This is pretty much the same point as the last portion of scripture. If the other gifts are still in effect (like helping, healing and administrating) then it means tongues is as well.
I thank God that I speak in tongues more than all of you. (1 Corinthians 14:18 ESV)
This is Paul speaking. Do you want the impact of your life to be like Paul’s? Speak and pray in tongues more. Also, this was something that Paul was thankful for. He didn’t see it as a detriment. He saw it for what it was — a generous gift that God gives.
Now I want you all to speak in tongues, but even more to prophesy. The one who prophesies is greater than the one who speaks in tongues, unless someone interprets, so that the church may be built up. (1 Corinthians 14:5 ESV)
Paul is stating that prophecy is more important in a corporate gathering because people can understand it, but we can’t overlook the words “I want you all to speak in tongues.”
Thus tongues are a sign not for believers but for unbelievers, while prophecy is a sign not for unbelievers but for believers. (1 Corinthians 14:22 ESV)
This is pretty clear. Tongues are a sign to unbelievers that God speaks to us and we speak to Him personally. Tongues can go away once there are no more unbelievers. I’ll talk more on that point later, but since there are still unbelievers, there are still people speaking in tongues.
So, my brothers, earnestly desire to prophesy, and do not forbid speaking in tongues. (1 Corinthians 14:39 ESV)
Here is the clearest verse in the Bible about the role of tongues in the church. Desire these things and don’t forbid them. This command is given for public gatherings. How much more for personal life?
So as we have seen, speaking in tongues is very scriptural. The problem comes when we decide to make the Word and Spirit of God line up to our carnal mind. We tend to reject things we don’t understand or comprehend. Let’s look at some of the basic questions and criticisms people have against speaking in tongues.
Q: Didn’t tongues die out with the apostles?
A: I have never heard a direct reference in the Bible to this. On the contrary, Acts 2:38-39 says they are for the apostles generation, the next generation and for every generation that calls on the name of the Lord.
Q: But doesn’t 1 Corinthians 13:8 say: “Love never ends. As for prophecies, they will pass away; as for tongues, they will cease; as for knowledge, it will pass away.”
A: Yes it does, but the following verses say: “For we know in part and we prophesy in part, but when the perfect comes, the partial will pass away.” (1 Corinthians 13:9-10 ESV) What Paul is saying is that once Jesus comes back, there will have no need of tongues or prophecy or words of knowledge cause He will be with us. One day tongues will end. We will also be perfect and sinless then too. I should also mention that since 1 Corinthians is post-cross book, meaning that Jesus had already came, died, resurrected and ascended. When Paul talks about the “perfect” coming, he wasn’t talking about Jesus’ first trip to Earth, but His return.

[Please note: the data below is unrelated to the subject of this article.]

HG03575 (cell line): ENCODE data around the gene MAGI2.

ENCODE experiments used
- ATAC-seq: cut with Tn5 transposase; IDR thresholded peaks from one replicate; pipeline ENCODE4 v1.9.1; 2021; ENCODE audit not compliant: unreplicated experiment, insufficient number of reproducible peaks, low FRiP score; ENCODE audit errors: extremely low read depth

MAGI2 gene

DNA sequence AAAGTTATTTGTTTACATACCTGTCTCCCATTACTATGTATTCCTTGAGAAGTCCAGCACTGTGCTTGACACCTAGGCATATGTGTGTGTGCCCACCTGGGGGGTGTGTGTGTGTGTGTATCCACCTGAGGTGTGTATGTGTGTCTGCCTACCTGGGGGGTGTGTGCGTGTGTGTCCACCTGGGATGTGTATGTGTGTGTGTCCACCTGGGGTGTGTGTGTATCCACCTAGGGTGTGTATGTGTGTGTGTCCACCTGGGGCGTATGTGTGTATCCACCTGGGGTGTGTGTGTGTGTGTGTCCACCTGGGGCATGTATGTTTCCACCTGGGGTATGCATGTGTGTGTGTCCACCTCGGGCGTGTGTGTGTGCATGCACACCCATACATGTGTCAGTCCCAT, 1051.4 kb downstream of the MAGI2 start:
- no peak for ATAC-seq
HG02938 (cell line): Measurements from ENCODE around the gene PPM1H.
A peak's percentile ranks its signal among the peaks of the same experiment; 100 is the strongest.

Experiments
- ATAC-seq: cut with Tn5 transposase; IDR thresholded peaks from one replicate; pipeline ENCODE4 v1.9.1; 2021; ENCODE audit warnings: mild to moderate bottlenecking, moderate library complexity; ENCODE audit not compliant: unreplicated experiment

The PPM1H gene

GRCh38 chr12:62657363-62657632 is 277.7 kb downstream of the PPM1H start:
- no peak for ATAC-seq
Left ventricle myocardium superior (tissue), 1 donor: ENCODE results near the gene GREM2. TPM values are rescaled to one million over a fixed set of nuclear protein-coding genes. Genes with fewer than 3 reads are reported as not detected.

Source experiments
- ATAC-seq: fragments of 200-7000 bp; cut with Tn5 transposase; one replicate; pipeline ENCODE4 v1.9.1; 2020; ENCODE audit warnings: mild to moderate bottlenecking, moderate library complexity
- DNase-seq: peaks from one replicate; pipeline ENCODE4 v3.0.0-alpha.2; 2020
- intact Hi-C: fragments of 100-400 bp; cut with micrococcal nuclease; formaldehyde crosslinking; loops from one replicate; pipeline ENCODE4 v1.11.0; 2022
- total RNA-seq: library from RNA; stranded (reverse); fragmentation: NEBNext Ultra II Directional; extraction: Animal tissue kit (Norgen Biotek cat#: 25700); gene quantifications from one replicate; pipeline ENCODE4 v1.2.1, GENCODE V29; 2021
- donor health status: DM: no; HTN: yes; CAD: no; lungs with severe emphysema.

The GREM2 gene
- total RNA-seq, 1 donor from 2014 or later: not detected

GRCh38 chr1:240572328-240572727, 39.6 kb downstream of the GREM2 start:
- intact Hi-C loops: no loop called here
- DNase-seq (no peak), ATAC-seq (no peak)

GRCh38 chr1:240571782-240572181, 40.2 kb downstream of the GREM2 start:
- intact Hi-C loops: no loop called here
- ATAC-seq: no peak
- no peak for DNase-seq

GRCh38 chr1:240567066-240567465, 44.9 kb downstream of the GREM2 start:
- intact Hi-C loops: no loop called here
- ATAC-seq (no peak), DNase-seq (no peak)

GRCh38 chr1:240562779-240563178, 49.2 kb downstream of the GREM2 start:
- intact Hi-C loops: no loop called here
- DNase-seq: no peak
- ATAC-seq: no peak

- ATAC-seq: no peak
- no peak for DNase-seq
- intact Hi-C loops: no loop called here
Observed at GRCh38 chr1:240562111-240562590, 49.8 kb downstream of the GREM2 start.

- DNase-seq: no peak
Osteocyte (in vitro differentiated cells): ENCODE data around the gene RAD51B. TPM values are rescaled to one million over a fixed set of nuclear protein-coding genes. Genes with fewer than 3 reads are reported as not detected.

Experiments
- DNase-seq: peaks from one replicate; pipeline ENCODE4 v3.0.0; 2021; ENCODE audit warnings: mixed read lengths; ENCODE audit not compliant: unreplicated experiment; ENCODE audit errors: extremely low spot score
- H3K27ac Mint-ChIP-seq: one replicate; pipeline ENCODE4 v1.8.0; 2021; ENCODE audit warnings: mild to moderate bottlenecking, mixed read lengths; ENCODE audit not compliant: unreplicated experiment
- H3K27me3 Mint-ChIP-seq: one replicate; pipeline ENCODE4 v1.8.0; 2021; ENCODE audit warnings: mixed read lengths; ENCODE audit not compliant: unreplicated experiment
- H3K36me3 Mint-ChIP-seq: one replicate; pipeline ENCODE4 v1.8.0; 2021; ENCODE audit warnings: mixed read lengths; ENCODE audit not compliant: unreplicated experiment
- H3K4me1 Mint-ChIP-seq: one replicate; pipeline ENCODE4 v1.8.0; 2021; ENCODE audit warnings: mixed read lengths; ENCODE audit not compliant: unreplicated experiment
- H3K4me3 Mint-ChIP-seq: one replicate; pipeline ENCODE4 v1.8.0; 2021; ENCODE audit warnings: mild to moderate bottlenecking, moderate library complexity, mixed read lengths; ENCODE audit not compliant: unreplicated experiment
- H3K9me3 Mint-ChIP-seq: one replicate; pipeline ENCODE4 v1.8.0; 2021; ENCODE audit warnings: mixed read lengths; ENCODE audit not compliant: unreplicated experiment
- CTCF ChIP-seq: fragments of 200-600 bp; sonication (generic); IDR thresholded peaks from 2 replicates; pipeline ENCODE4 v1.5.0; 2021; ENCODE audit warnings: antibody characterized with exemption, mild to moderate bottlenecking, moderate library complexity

Q: I’ve heard that Hebrews 1:3 says because Jesus came, we have no more need of prophecy or tongues.
A: Let’s look at what that verse in context actually says:
Long ago, at many times and in many ways, God spoke to our fathers by the prophets, but in these last days he has spoken to us by his Son, whom he appointed the heir of all things, through whom also he created the world. (Hebrews 1:1-2 ESV)
What the verse is actually saying is that at one time God used other people to speak to us and used other people to describe what He was like, but now Jesus speaks to us and He shows us what God is like (Colossians 1:15). That’s exactly what tongues is: God speaking to us and we in turn speaking to God. It’s also good to remember that man didn’t invent tongues. God did. This isn’t something man-made that goes out of style over time Like praying, worshiping and fasting, tongues is something God designed to be a part of our life in Him.
Q: I’ve heard that since we now have the complete Bible, we don’t need tongues anymore.
A: As good as this sounds, it is not scriptural or found anywhere in the Bible.
Q: Is speaking in tongues a requirement for salvation?
A: No. Plenty of people are saved and don’t speak in tongues. I should mention that the Bible emphaizes being “filled with the Spirit”, not speaking in tongues. One of the multiple evidences that a Spirit-filled believer can possess is speaking in tongues, but it is not a must (1 Corinthians 12:30). Other evidences can be found in 1 Corinthians 12:4-11. The New Testament does lead us to believe that the “normal Christian birth” in Acts consisted of people believing in Jesus and confessing that fact, repenting from their sin, being water baptized and becoming filled with the Spirit. At the same time, we cannot make “gifts” requirements for salvation.
Q: I heard the reason the baptism of the Holy Spirit was needed back then was because of the unreached people groups.
A: At that time there were probably 300 million people that hadn’t heard the gospel. We have millions if not billions more now. We need the baptism of the Holy Spirit more now than ever!
Also see here for some of my supplemental thoughts and confirmations regarding speaking in tongues.
Hopefully this helps some questions and arguments regarding the baptism of the Holy Spirit and speaking in tongues. I encourage you to ask the Lord for the fullness of His Spirit. He longs to give you what you ask!
And I tell you, ask, and it will be given to you; seek, and you will find; knock, and it will be opened to you. For everyone who asks receives, and the one who seeks finds, and to the one who knocks it will be opened. What father among you, if his son asks for a fish, will instead of a fish give him a serpent; or if he asks for an egg, will give him a scorpion? If you then, who are evil, know how to give good gifts to your children, how much more will the heavenly Father give the Holy Spirit to those who ask him!” (Luke 11:9-13 ESV)